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Bug tracker and wiki

Version 2 (modified by Antoine Martin, 5 years ago) (diff)

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x264 Encoding

x264 is the encoding that supports the most options and tunings. It is the default encoding used when it is available because it offers the best performance and compression out of the box.

Quality/speed and minimum quality/speed can be set via the command line or via the tray menu. Note that even when using the x264 encoding, some small screen updates may get sent as png or rgb24 to save time/bandwidth (not encoding a full frame).

The following wiki pages are also relevant:

  • [WindowRefresh] - when and how the screen updates are processed
  • [Encodings] - all the picture encodings available
  • [CSC] - the Colourspace conversion step

Profiles

(see wikipedia h264 profiles) x264 supports the following profiles: baseline, main, high, high10, high422 and high444.

At present, we use high or better by default unless the client overrides it.

Quality Option

What this does should be obvious (in x264 speak, this controls the rc.f_rf_constant parameter), but it is more complicated than you think:

  • we support 3 different colourspace modes: YUV420, YUV422 and YUV444 and this affects the quality of the picture too. (YUV420 is used for lowest quality settings). YUV444 uses roughly twice as much bandwidth as YUV420. Switching from one mode to another is expensive, as we then need to send a new key frame and re-initialize both the encoder and the decoder - so the thresholds for going up to the next mode are not the same as the thresholds for going down to the next mode (prevents a yoyo effect).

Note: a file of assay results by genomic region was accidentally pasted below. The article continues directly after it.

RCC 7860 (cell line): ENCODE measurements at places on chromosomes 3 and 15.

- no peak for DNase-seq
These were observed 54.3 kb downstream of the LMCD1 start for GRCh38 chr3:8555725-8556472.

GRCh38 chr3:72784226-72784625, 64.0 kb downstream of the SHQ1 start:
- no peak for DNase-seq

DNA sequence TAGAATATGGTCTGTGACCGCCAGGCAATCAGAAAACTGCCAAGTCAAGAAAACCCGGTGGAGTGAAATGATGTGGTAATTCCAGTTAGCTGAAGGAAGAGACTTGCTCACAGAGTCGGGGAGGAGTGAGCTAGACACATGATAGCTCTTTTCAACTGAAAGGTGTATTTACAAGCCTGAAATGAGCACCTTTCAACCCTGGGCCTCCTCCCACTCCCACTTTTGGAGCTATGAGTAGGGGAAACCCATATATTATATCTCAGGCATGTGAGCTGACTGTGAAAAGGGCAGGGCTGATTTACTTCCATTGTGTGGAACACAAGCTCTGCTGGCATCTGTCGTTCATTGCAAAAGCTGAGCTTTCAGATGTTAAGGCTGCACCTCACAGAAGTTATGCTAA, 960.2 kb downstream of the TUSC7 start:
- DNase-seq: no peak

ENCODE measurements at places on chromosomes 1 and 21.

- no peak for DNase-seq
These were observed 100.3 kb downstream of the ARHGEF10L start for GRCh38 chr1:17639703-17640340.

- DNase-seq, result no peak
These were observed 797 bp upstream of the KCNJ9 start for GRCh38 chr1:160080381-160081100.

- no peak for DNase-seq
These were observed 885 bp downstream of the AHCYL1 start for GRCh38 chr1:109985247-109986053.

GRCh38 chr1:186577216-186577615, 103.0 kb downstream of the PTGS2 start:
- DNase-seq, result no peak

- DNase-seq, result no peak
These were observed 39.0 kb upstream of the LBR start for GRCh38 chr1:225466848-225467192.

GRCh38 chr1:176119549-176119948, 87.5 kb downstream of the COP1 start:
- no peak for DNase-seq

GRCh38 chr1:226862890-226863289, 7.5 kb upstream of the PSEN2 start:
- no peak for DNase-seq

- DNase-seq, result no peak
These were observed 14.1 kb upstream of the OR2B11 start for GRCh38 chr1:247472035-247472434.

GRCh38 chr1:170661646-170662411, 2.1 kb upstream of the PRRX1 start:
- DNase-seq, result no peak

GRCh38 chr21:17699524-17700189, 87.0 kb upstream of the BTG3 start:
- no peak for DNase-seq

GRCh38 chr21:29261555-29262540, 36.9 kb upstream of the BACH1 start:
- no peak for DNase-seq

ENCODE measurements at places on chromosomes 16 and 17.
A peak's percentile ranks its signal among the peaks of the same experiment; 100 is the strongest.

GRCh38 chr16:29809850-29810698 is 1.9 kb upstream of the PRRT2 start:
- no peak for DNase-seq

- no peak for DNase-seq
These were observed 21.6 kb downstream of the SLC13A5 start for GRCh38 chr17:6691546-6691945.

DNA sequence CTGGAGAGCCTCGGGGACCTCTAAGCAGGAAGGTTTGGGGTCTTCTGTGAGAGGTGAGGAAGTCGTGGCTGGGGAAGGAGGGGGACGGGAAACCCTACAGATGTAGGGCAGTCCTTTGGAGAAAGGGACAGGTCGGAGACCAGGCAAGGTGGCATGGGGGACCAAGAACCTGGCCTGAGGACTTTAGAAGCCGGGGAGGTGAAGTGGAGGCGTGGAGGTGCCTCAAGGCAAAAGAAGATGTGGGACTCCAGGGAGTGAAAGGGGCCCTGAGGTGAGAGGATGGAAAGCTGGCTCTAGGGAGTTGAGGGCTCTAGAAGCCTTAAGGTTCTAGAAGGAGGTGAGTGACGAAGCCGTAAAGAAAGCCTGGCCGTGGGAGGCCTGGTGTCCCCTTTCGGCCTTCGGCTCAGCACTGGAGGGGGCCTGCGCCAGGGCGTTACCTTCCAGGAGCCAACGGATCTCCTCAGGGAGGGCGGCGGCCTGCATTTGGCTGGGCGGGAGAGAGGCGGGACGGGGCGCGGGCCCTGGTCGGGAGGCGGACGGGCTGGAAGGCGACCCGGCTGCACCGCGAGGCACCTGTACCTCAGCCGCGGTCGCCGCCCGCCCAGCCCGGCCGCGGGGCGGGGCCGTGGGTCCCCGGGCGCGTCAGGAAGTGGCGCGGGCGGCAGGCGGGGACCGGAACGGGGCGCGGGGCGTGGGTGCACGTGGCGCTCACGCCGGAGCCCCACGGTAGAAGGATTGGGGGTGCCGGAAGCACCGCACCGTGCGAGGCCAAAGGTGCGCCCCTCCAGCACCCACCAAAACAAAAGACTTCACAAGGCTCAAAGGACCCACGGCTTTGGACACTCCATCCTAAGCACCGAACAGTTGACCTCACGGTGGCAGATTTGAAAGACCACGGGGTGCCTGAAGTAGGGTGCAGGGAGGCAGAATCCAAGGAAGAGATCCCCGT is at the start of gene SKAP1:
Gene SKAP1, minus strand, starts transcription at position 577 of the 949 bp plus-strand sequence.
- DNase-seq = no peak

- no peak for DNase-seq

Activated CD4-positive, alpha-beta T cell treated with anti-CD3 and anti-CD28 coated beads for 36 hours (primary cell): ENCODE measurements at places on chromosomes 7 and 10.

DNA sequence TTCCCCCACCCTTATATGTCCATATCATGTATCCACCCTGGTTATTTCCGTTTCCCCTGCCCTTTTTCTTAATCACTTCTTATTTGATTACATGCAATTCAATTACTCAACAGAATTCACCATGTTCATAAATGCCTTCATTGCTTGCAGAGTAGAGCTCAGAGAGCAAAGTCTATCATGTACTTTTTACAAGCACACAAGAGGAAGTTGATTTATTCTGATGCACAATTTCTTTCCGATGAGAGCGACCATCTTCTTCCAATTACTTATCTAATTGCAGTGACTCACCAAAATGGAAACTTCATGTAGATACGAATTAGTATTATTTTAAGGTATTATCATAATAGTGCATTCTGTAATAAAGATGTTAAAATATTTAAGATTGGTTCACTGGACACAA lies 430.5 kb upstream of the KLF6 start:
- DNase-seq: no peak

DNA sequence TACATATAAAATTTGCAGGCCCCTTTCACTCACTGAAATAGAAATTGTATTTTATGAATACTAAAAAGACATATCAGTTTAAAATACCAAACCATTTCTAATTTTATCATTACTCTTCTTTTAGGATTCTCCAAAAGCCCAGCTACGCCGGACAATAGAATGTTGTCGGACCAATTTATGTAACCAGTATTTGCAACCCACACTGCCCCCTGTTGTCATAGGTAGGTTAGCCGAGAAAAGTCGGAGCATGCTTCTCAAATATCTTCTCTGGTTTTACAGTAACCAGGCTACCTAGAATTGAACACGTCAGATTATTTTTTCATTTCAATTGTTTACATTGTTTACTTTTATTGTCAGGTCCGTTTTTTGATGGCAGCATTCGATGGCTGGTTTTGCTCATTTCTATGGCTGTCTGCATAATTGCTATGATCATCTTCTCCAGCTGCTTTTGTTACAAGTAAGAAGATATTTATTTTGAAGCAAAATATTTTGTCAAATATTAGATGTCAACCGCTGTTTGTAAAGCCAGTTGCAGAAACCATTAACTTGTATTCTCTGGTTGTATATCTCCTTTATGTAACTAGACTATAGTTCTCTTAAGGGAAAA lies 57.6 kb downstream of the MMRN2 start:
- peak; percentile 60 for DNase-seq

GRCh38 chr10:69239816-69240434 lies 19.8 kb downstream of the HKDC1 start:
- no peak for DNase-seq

• not all modes are supported by all profiles, so we need to switch to a different profile to support YUV422 (high422 or high444) and YUV444 (high444 only).
  • some builds against older versions of libav/ffmpeg only support YUV420, see x264-limited-csc.patch

Speed Option

This option, shown as "latency" via the tray menu, controls how hard the encoder is going to work at compressing the picture. Working harder means lower bandwidth, but also higher latency. x264 supports the following speed settings: ultrafast, superfast, veryfast, faster, fast, medium, slow, slower, veryslow and placebo. xpra maps the 100% to 0% speed option from ultrafast to slower only. veryslow and placebo are not particularly useful (diminishing returns: much much slower and without sufficient savings for real-time use). ultrafast is only available when setting the encoder speed to 100% manually (via the command line or UI) - note that this setting has side-effects which prevents other settings from behaving as they should if the option is later changed.